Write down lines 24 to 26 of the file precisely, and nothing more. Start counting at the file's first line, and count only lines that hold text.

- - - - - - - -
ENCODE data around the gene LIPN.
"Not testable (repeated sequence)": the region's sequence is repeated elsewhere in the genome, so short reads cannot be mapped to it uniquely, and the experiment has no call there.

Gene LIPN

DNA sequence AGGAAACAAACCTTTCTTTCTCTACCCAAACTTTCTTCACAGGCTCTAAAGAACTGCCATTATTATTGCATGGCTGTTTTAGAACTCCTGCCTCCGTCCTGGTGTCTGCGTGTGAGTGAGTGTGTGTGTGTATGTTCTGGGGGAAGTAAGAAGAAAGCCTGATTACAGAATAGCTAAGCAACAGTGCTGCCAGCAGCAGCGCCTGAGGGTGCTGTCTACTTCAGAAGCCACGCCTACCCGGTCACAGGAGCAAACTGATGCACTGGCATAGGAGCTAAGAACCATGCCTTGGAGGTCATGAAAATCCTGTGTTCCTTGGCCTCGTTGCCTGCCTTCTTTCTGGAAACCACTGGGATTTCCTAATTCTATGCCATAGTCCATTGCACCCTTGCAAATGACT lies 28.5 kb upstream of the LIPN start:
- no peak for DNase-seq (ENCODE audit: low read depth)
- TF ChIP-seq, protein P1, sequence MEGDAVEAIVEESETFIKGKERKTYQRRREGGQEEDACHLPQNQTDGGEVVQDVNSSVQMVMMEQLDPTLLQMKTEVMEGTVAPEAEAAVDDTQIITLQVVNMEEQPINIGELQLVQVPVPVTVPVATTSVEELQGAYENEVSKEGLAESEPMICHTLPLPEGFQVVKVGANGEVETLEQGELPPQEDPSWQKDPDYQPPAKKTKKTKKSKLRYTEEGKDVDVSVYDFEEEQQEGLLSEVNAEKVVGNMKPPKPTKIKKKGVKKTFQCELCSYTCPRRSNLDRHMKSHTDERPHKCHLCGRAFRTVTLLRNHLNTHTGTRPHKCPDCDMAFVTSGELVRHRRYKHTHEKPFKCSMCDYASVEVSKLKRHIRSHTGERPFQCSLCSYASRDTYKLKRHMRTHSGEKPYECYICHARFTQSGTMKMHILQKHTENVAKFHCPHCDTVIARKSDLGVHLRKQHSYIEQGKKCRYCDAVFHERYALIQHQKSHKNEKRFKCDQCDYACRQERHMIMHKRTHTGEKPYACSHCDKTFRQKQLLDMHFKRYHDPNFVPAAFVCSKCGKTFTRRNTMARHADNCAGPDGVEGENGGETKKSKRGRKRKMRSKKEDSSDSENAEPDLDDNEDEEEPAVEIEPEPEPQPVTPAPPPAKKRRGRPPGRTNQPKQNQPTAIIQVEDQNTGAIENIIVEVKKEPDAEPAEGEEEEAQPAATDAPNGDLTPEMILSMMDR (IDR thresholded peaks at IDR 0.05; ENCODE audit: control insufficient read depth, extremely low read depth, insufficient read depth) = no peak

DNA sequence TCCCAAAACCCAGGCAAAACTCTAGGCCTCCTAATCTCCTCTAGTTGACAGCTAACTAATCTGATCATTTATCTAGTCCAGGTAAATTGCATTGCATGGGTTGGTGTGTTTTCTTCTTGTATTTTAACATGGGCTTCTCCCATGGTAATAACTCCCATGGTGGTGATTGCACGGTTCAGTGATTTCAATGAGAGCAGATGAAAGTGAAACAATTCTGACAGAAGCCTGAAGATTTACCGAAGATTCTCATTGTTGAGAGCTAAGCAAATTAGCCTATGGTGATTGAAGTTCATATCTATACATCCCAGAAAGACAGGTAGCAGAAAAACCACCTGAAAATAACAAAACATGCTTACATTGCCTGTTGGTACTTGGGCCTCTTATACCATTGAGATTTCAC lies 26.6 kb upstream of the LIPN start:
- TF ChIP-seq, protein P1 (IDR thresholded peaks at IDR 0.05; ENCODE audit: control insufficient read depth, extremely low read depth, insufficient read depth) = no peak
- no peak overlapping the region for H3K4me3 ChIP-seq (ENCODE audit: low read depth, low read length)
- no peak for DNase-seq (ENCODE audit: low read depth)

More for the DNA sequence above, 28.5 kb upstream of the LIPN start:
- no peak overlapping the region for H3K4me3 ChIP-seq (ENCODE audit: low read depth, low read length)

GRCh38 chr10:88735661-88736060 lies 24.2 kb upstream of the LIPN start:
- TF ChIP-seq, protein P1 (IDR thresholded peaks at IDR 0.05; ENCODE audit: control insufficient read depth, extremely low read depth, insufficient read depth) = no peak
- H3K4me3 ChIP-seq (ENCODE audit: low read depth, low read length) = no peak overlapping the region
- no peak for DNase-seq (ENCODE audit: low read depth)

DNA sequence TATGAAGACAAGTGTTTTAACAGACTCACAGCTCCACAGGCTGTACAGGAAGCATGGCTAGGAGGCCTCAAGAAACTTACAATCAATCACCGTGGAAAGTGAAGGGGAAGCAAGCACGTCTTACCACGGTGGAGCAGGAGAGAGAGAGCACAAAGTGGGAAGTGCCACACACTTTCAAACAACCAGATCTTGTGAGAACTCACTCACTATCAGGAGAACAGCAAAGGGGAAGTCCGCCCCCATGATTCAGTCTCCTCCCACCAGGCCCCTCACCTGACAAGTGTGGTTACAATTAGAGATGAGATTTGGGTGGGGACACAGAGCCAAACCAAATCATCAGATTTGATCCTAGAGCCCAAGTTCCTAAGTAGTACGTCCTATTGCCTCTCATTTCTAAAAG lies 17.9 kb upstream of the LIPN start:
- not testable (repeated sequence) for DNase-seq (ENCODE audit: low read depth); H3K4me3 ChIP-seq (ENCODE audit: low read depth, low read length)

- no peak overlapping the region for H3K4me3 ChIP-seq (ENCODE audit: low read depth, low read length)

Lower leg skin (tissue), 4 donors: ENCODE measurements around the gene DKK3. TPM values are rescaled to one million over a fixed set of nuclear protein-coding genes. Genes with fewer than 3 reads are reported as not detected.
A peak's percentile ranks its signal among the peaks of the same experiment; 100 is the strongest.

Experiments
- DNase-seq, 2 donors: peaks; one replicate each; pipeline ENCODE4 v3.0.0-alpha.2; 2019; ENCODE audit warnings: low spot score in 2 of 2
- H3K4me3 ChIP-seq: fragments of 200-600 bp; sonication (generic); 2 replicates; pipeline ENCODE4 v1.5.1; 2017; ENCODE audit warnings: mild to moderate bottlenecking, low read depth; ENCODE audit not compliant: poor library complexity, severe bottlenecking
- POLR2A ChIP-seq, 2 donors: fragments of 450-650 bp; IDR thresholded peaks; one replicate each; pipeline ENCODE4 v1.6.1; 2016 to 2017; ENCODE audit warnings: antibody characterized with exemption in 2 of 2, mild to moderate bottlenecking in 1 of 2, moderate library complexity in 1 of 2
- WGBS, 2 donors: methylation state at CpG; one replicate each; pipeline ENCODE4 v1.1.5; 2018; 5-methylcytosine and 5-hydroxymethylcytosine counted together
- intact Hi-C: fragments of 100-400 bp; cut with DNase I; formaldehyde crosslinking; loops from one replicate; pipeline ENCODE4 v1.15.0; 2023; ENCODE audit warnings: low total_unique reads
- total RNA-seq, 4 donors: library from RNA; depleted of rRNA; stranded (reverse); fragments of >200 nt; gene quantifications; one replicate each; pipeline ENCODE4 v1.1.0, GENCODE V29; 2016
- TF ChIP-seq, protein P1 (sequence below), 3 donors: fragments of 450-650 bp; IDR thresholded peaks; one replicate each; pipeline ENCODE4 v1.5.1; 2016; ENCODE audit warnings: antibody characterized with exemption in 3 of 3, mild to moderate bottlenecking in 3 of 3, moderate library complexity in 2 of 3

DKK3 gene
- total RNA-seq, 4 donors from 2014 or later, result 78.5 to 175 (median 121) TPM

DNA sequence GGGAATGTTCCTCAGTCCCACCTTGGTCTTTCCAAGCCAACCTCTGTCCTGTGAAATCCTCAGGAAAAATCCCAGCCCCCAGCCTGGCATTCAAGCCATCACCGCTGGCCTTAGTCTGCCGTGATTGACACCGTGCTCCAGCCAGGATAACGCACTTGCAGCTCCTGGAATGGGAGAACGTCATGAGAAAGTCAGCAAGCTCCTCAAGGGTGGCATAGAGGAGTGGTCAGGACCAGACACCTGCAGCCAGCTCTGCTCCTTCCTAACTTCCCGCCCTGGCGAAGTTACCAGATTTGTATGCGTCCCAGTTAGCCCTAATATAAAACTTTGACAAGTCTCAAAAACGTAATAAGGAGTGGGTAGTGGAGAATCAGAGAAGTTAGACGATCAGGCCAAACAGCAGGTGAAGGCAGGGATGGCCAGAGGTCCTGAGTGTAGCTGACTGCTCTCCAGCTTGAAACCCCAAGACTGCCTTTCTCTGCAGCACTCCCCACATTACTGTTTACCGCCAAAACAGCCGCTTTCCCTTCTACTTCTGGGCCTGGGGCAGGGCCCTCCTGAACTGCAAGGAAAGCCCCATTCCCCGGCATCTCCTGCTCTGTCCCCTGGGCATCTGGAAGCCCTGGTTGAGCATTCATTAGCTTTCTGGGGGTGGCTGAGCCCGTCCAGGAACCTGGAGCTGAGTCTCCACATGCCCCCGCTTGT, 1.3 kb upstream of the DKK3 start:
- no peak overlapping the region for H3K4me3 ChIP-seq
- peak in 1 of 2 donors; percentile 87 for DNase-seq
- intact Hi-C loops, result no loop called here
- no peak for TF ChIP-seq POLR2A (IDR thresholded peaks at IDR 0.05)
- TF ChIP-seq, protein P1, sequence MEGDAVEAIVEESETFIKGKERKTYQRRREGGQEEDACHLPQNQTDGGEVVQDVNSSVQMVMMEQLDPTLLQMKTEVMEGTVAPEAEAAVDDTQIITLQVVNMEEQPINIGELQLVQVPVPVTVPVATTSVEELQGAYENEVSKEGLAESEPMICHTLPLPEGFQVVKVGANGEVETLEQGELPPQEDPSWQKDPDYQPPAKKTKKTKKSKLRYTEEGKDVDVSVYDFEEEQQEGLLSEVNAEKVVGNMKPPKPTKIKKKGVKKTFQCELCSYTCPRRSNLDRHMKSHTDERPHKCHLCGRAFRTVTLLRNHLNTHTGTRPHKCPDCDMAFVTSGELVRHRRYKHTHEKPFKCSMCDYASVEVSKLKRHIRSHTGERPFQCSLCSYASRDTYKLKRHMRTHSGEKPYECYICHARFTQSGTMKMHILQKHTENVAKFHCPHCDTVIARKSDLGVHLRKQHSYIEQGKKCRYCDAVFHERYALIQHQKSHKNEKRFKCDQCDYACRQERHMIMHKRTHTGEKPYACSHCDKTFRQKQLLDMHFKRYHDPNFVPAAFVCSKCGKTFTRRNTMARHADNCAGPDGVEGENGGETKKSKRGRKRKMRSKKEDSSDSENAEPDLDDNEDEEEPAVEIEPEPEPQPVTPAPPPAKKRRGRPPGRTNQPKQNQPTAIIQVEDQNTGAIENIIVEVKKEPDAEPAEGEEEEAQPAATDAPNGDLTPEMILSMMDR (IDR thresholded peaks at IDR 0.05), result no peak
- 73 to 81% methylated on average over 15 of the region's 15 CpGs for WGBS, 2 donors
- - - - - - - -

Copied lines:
- H3K4me3 ChIP-seq: fragments of 200-600 bp; sonication (generic); 2 replicates; pipeline ENCODE4 v1.5.1; 2017; ENCODE audit warnings: mild to moderate bottlenecking, low read depth; ENCODE audit not compliant: poor library complexity, severe bottlenecking
- POLR2A ChIP-seq, 2 donors: fragments of 450-650 bp; IDR thresholded peaks; one replicate each; pipeline ENCODE4 v1.6.1; 2016 to 2017; ENCODE audit warnings: antibody characterized with exemption in 2 of 2, mild to moderate bottlenecking in 1 of 2, moderate library complexity in 1 of 2
- WGBS, 2 donors: methylation state at CpG; one replicate each; pipeline ENCODE4 v1.1.5; 2018; 5-methylcytosine and 5-hydroxymethylcytosine counted together